Graduate Student Profile: Benjamin Hole
The Cognitive Science Society Conference is not where you would expect to find a philosophy graduate student whose dissertation is on the intersection of ancient philosophy and ethical theory. However, that is where UW philosophy graduate student Benjamin Hole was presenting his paper "Mirror Neurons and Simulation-Based, Low Level Mind Reading". Ben also presented this paper for "Knowing-How and Knowing-That" a project sponsored by the Volkswagen Foundation, in Bonn, Germany, which studies cognitive abilities of biological and artificial systems. His research is on mirror neurons, which are nerve cells, that fire when a person does something and when a person observes the same action being done by another. Since mirror neurons were discovered in the 1990's, some philosophers of mind have been using mirror neurons to support simulation-theory, which is based on one's ability to understand another person's mental state because we empathize with that person by imagining ourselves in their "shoes". Benjamin argued that mirror neurons support "theory-theory". His paper argues that mirror neurons fire because you are developing reasons why someone has an intention, and are creating a fuller explanation of folk psychological laws about how other minds work.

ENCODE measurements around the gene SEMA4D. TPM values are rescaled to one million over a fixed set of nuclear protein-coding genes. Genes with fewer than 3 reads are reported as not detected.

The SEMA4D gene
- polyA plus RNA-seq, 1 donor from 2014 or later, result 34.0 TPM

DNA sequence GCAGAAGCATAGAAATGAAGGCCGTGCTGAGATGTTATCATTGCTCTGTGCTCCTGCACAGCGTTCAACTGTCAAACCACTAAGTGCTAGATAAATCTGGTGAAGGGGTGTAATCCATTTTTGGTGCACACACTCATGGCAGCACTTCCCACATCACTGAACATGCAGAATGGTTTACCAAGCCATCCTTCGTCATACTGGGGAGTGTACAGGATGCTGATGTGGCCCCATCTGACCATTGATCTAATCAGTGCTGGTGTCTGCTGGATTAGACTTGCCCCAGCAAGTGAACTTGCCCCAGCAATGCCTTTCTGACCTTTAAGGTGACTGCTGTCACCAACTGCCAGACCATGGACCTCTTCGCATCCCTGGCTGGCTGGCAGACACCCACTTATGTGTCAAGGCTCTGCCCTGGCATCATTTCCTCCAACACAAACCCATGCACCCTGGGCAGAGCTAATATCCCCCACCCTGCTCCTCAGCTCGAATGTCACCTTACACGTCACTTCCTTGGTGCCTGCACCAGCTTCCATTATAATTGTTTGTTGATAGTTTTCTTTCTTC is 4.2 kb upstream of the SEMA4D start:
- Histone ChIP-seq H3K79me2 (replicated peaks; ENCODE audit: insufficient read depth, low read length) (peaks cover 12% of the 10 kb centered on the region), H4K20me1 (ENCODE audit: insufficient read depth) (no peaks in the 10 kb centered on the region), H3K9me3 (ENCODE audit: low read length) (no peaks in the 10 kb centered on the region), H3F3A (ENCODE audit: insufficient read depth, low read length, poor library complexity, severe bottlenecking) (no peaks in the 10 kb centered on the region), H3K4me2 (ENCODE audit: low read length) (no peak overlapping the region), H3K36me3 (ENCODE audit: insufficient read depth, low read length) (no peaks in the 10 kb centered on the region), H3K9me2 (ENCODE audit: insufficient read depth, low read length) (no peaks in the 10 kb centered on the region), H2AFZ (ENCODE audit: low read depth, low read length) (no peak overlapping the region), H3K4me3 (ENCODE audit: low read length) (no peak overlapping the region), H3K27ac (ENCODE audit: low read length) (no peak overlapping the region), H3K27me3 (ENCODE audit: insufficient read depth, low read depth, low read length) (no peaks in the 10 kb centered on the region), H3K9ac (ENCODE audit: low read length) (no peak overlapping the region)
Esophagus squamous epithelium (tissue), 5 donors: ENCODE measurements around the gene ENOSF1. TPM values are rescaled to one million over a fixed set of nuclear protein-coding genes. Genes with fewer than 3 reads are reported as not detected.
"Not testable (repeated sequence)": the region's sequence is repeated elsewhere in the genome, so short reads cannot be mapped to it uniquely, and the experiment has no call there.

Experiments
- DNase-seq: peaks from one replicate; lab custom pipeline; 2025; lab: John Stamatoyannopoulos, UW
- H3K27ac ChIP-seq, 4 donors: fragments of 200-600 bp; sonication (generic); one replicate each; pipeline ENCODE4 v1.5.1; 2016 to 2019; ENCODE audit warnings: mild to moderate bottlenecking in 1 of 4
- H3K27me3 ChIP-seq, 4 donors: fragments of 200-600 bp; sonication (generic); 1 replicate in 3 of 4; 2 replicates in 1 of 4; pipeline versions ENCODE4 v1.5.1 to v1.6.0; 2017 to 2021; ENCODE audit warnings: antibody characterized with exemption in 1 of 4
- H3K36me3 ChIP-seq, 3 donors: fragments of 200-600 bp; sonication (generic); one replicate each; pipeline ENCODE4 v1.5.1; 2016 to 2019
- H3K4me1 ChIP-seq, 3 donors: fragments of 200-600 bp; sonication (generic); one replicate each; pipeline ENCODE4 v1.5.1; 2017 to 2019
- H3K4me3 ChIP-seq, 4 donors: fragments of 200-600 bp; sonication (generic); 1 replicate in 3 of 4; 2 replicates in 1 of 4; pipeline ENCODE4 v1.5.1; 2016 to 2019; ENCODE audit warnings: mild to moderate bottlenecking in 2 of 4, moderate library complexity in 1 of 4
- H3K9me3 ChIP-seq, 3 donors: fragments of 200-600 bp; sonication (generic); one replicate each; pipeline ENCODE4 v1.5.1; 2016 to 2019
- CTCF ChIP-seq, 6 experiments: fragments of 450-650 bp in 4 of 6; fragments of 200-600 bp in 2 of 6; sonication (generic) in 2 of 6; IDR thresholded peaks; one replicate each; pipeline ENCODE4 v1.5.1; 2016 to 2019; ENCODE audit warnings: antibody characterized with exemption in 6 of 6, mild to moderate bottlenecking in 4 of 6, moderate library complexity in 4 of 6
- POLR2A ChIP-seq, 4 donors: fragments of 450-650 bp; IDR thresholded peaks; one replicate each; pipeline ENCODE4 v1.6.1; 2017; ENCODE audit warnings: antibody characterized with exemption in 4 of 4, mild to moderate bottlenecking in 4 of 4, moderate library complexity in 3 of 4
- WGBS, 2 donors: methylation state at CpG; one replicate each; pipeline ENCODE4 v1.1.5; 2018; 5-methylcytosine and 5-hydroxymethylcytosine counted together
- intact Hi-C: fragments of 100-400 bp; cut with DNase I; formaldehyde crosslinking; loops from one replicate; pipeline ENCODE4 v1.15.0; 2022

As a result of Benjamin's work on mirror neurons he received a paper award and was invited to be part of "Knowing-How and Knowing-That" research project at Universität Bonn, Germany. He also received an International Travel Grant and Paper Award from the Association for Scientific Study of Consciousness for their meeting at Kyoto University. Unfortunately he had to decline this award due to travel difficulties caused by the earthquake and tsunami in Japan.